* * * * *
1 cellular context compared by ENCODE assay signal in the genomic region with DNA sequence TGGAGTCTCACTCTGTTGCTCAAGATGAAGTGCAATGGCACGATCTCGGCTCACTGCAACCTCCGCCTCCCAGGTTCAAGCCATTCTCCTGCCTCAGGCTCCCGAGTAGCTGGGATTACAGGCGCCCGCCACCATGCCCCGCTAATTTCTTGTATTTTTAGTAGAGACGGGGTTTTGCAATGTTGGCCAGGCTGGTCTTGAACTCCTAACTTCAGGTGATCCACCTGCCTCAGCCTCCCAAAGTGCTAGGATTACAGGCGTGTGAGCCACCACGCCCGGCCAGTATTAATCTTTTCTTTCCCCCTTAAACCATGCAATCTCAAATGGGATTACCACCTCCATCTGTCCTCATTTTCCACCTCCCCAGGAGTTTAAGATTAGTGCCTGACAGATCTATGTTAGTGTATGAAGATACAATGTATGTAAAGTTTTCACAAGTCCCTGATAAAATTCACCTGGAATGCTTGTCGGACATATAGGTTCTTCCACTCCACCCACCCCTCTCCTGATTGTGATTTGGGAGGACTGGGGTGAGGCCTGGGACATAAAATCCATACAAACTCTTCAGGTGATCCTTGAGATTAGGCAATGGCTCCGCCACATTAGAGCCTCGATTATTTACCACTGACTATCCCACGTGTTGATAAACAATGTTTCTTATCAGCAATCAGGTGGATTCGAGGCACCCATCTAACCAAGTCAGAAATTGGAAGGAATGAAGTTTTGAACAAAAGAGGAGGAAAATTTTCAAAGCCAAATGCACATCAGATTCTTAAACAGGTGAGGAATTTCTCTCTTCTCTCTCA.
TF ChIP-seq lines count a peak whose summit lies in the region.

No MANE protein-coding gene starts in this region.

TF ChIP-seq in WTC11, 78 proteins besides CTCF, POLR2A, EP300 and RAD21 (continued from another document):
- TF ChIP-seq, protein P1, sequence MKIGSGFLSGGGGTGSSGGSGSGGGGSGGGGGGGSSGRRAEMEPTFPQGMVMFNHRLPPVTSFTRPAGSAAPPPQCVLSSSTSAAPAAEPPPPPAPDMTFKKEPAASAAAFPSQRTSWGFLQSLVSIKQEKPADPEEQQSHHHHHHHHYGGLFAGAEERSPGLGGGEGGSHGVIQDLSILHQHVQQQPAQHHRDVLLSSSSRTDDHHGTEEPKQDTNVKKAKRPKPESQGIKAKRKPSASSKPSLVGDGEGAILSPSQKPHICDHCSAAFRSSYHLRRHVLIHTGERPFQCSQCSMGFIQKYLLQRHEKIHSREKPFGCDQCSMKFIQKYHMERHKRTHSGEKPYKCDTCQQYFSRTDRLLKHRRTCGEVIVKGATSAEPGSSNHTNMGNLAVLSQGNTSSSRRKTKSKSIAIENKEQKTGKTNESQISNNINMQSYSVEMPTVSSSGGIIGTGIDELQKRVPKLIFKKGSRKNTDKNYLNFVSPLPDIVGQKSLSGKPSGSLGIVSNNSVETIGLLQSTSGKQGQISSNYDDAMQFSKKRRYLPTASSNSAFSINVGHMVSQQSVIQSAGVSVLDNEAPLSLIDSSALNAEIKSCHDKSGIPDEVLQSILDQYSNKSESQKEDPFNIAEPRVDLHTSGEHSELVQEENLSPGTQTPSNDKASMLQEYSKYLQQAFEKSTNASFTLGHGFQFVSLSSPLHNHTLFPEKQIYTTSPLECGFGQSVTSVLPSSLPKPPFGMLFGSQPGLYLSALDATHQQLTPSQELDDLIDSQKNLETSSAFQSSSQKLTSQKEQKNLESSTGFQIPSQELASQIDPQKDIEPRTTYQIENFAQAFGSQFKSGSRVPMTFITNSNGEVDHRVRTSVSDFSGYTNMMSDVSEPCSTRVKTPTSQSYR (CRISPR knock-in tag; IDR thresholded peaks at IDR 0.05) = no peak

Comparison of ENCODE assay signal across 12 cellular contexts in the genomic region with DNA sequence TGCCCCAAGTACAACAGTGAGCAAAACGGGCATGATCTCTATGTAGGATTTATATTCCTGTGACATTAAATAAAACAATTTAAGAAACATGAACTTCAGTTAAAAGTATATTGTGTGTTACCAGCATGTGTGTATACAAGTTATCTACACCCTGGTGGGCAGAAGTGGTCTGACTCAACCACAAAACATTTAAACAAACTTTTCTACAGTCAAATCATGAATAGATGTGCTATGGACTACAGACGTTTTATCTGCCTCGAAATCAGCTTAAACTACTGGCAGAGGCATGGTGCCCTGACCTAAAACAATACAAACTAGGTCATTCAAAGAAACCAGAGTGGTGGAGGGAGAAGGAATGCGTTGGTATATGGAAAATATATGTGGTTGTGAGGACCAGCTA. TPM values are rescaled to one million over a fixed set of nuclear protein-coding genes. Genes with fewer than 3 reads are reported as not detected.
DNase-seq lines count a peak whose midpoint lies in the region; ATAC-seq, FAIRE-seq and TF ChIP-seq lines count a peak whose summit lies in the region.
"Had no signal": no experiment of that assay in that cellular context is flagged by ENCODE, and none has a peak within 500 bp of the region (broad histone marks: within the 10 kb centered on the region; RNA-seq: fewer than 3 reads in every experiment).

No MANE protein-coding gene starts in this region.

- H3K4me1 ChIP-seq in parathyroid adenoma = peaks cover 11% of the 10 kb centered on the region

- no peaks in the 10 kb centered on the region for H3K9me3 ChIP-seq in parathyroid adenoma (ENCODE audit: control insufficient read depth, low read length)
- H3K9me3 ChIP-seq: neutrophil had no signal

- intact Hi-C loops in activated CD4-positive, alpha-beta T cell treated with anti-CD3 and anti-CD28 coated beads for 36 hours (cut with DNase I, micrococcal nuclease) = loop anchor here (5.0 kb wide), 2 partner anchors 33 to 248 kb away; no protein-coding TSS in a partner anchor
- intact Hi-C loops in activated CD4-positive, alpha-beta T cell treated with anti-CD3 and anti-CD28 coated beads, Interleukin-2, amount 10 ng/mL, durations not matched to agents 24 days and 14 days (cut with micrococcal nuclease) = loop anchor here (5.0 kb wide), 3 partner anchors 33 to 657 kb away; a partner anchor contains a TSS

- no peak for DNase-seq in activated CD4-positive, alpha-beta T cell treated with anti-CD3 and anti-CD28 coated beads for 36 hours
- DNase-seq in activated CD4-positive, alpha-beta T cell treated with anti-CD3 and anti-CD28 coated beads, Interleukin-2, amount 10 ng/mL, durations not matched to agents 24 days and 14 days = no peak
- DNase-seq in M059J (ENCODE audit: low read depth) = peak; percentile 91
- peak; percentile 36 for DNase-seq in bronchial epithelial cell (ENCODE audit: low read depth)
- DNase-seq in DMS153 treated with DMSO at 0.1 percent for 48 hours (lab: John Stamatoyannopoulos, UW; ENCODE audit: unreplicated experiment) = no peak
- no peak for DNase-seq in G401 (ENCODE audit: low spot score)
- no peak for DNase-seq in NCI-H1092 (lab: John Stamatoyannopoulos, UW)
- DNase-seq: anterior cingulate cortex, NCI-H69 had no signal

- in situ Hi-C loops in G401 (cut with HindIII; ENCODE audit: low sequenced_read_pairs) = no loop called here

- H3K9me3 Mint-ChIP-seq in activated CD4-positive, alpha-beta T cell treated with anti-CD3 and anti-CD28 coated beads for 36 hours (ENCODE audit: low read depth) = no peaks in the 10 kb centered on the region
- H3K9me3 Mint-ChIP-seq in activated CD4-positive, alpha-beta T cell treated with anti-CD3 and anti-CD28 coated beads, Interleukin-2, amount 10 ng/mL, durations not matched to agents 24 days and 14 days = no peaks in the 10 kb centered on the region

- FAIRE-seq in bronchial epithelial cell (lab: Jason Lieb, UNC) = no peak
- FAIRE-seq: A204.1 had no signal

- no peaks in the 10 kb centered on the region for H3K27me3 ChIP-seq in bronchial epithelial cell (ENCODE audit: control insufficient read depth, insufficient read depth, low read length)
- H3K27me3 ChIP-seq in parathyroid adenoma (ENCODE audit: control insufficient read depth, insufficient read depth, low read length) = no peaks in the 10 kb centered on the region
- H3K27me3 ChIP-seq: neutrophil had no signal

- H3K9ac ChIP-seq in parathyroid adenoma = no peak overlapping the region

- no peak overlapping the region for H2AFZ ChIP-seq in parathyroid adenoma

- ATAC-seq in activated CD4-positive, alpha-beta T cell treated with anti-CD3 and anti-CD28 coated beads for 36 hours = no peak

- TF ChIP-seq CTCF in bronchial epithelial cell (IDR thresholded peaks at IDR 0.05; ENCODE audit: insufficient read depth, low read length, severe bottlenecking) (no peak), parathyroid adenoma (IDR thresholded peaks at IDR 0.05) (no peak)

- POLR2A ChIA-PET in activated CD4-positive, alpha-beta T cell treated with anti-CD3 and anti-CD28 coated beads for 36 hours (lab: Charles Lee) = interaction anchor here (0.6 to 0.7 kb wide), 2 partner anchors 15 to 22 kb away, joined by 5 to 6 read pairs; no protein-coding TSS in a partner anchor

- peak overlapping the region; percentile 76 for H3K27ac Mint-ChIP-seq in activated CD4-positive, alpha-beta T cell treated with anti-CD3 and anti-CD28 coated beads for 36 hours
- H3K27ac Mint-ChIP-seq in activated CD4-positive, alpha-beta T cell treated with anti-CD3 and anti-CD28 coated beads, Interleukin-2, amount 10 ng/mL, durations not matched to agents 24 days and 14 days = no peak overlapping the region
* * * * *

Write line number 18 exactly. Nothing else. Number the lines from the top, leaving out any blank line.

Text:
- peak; percentile 36 for DNase-seq in bronchial epithelial cell (ENCODE audit: low read depth)